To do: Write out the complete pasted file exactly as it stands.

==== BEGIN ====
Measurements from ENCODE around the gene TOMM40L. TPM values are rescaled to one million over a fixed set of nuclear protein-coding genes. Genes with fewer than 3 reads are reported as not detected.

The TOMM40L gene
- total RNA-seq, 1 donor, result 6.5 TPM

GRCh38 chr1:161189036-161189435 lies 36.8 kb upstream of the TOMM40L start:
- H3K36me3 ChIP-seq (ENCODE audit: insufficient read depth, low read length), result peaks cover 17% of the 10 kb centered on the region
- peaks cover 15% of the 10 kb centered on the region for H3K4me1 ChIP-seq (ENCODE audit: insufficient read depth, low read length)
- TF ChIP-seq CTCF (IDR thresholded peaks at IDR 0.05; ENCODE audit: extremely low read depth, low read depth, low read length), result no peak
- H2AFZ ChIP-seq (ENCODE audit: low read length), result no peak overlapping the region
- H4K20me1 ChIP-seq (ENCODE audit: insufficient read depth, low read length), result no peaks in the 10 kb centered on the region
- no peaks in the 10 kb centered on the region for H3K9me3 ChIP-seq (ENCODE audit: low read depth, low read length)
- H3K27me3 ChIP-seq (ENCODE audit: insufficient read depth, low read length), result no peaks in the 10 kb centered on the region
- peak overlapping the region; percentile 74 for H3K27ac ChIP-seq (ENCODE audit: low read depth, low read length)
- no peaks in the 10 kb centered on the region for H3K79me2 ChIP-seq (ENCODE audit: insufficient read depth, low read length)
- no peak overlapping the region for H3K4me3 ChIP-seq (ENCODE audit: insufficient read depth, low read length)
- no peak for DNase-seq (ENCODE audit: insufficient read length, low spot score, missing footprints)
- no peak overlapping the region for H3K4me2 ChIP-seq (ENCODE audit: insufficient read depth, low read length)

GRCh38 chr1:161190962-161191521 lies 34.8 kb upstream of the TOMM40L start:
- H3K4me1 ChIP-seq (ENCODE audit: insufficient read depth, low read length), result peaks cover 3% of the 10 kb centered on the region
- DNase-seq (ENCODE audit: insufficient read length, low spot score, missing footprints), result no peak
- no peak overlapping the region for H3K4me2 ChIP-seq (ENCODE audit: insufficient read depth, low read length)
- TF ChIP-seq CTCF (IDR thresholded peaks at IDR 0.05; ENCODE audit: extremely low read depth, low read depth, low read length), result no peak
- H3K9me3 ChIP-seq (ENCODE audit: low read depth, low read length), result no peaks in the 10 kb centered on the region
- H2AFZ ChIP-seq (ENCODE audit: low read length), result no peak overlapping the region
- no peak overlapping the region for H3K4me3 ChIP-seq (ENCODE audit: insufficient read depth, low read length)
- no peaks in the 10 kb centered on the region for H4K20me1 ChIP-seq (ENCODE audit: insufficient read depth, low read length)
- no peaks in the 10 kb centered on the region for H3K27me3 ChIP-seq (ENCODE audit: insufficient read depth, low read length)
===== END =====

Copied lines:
Measurements from ENCODE around the gene TOMM40L. TPM values are rescaled to one million over a fixed set of nuclear protein-coding genes. Genes with fewer than 3 reads are reported as not detected.

The TOMM40L gene
- total RNA-seq, 1 donor, result 6.5 TPM

GRCh38 chr1:161189036-161189435 lies 36.8 kb upstream of the TOMM40L start:
- H3K36me3 ChIP-seq (ENCODE audit: insufficient read depth, low read length), result peaks cover 17% of the 10 kb centered on the region
- peaks cover 15% of the 10 kb centered on the region for H3K4me1 ChIP-seq (ENCODE audit: insufficient read depth, low read length)
- TF ChIP-seq CTCF (IDR thresholded peaks at IDR 0.05; ENCODE audit: extremely low read depth, low read depth, low read length), result no peak
- H2AFZ ChIP-seq (ENCODE audit: low read length), result no peak overlapping the region
- H4K20me1 ChIP-seq (ENCODE audit: insufficient read depth, low read length), result no peaks in the 10 kb centered on the region
- no peaks in the 10 kb centered on the region for H3K9me3 ChIP-seq (ENCODE audit: low read depth, low read length)
- H3K27me3 ChIP-seq (ENCODE audit: insufficient read depth, low read length), result no peaks in the 10 kb centered on the region
- peak overlapping the region; percentile 74 for H3K27ac ChIP-seq (ENCODE audit: low read depth, low read length)
- no peaks in the 10 kb centered on the region for H3K79me2 ChIP-seq (ENCODE audit: insufficient read depth, low read length)
- no peak overlapping the region for H3K4me3 ChIP-seq (ENCODE audit: insufficient read depth, low read length)
- no peak for DNase-seq (ENCODE audit: insufficient read length, low spot score, missing footprints)
- no peak overlapping the region for H3K4me2 ChIP-seq (ENCODE audit: insufficient read depth, low read length)

GRCh38 chr1:161190962-161191521 lies 34.8 kb upstream of the TOMM40L start:
- H3K4me1 ChIP-seq (ENCODE audit: insufficient read depth, low read length), result peaks cover 3% of the 10 kb centered on the region
- DNase-seq (ENCODE audit: insufficient read length, low spot score, missing footprints), result no peak
- no peak overlapping the region for H3K4me2 ChIP-seq (ENCODE audit: insufficient read depth, low read length)
- TF ChIP-seq CTCF (IDR thresholded peaks at IDR 0.05; ENCODE audit: extremely low read depth, low read depth, low read length), result no peak
- H3K9me3 ChIP-seq (ENCODE audit: low read depth, low read length), result no peaks in the 10 kb centered on the region
- H2AFZ ChIP-seq (ENCODE audit: low read length), result no peak overlapping the region
- no peak overlapping the region for H3K4me3 ChIP-seq (ENCODE audit: insufficient read depth, low read length)
- no peaks in the 10 kb centered on the region for H4K20me1 ChIP-seq (ENCODE audit: insufficient read depth, low read length)
- no peaks in the 10 kb centered on the region for H3K27me3 ChIP-seq (ENCODE audit: insufficient read depth, low read length)